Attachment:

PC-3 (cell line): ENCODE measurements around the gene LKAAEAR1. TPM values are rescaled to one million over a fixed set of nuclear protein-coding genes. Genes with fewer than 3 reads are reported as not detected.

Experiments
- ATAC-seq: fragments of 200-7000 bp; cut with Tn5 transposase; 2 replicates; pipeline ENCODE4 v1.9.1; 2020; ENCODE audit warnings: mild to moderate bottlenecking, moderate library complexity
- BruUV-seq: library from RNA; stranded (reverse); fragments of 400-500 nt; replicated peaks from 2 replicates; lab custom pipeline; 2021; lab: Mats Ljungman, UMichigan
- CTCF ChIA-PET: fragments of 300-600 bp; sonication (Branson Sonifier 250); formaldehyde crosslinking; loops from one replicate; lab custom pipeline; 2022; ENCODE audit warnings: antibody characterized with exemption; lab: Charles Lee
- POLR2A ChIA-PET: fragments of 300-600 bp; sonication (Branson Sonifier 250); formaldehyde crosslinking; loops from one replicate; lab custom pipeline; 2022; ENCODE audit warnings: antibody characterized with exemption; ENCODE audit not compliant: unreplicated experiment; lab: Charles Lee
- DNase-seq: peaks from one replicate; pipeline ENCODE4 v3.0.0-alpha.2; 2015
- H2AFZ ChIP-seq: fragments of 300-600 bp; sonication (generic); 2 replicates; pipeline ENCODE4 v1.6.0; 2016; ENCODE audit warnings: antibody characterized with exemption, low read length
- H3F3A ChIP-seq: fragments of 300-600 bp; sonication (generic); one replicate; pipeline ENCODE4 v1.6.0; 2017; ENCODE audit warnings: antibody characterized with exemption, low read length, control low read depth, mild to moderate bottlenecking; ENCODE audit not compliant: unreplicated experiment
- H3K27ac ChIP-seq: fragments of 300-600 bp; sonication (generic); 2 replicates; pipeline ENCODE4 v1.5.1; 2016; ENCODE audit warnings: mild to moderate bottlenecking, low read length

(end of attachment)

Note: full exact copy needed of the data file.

PC-3 (cell line): ENCODE measurements around the gene LKAAEAR1. TPM values are rescaled to one million over a fixed set of nuclear protein-coding genes. Genes with fewer than 3 reads are reported as not detected.

Experiments
- ATAC-seq: fragments of 200-7000 bp; cut with Tn5 transposase; 2 replicates; pipeline ENCODE4 v1.9.1; 2020; ENCODE audit warnings: mild to moderate bottlenecking, moderate library complexity
- BruUV-seq: library from RNA; stranded (reverse); fragments of 400-500 nt; replicated peaks from 2 replicates; lab custom pipeline; 2021; lab: Mats Ljungman, UMichigan
- CTCF ChIA-PET: fragments of 300-600 bp; sonication (Branson Sonifier 250); formaldehyde crosslinking; loops from one replicate; lab custom pipeline; 2022; ENCODE audit warnings: antibody characterized with exemption; lab: Charles Lee
- POLR2A ChIA-PET: fragments of 300-600 bp; sonication (Branson Sonifier 250); formaldehyde crosslinking; loops from one replicate; lab custom pipeline; 2022; ENCODE audit warnings: antibody characterized with exemption; ENCODE audit not compliant: unreplicated experiment; lab: Charles Lee
- DNase-seq: peaks from one replicate; pipeline ENCODE4 v3.0.0-alpha.2; 2015
- H2AFZ ChIP-seq: fragments of 300-600 bp; sonication (generic); 2 replicates; pipeline ENCODE4 v1.6.0; 2016; ENCODE audit warnings: antibody characterized with exemption, low read length
- H3F3A ChIP-seq: fragments of 300-600 bp; sonication (generic); one replicate; pipeline ENCODE4 v1.6.0; 2017; ENCODE audit warnings: antibody characterized with exemption, low read length, control low read depth, mild to moderate bottlenecking; ENCODE audit not compliant: unreplicated experiment
- H3K27ac ChIP-seq: fragments of 300-600 bp; sonication (generic); 2 replicates; pipeline ENCODE4 v1.5.1; 2016; ENCODE audit warnings: mild to moderate bottlenecking, low read length